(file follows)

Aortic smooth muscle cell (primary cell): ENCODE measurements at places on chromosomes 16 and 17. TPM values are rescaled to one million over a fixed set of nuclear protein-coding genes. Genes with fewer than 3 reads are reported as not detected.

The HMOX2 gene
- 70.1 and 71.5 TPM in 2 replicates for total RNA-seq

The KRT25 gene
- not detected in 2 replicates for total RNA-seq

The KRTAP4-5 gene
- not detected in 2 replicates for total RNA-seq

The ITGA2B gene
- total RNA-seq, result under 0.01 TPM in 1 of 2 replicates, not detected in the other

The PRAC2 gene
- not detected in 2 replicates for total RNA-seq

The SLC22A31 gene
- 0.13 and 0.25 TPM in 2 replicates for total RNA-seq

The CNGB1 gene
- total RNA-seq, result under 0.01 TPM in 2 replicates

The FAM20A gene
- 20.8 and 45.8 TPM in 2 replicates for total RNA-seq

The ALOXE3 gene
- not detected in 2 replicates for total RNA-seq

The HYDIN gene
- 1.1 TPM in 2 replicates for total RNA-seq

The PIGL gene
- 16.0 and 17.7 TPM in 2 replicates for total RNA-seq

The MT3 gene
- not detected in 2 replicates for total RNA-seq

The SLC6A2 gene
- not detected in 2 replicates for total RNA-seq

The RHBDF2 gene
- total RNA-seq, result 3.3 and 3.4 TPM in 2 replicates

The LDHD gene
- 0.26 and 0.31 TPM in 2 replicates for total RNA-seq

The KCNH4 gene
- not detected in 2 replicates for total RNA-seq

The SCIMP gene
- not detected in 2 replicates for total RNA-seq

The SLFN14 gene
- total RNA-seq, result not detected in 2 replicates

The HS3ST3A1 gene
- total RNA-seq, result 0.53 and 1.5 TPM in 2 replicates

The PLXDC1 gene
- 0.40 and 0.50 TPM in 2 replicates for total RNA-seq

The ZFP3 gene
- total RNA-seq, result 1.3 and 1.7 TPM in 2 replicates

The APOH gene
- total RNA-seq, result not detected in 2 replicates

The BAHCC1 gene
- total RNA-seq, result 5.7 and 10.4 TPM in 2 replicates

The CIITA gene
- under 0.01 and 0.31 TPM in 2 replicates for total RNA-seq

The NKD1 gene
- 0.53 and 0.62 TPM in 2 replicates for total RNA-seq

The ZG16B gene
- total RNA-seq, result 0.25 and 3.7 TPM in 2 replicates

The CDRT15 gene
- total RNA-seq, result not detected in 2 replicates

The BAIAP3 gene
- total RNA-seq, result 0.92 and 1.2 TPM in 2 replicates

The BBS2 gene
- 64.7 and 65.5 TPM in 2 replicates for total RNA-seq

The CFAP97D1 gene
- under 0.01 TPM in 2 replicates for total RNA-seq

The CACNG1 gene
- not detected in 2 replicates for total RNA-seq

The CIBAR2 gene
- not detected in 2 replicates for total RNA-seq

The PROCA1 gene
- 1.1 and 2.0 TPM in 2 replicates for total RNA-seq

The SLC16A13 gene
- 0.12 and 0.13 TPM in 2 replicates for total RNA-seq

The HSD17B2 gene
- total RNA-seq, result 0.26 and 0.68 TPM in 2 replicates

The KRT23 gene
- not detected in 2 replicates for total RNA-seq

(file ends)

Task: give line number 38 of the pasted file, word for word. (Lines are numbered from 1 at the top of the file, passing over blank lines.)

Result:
The HS3ST3A1 gene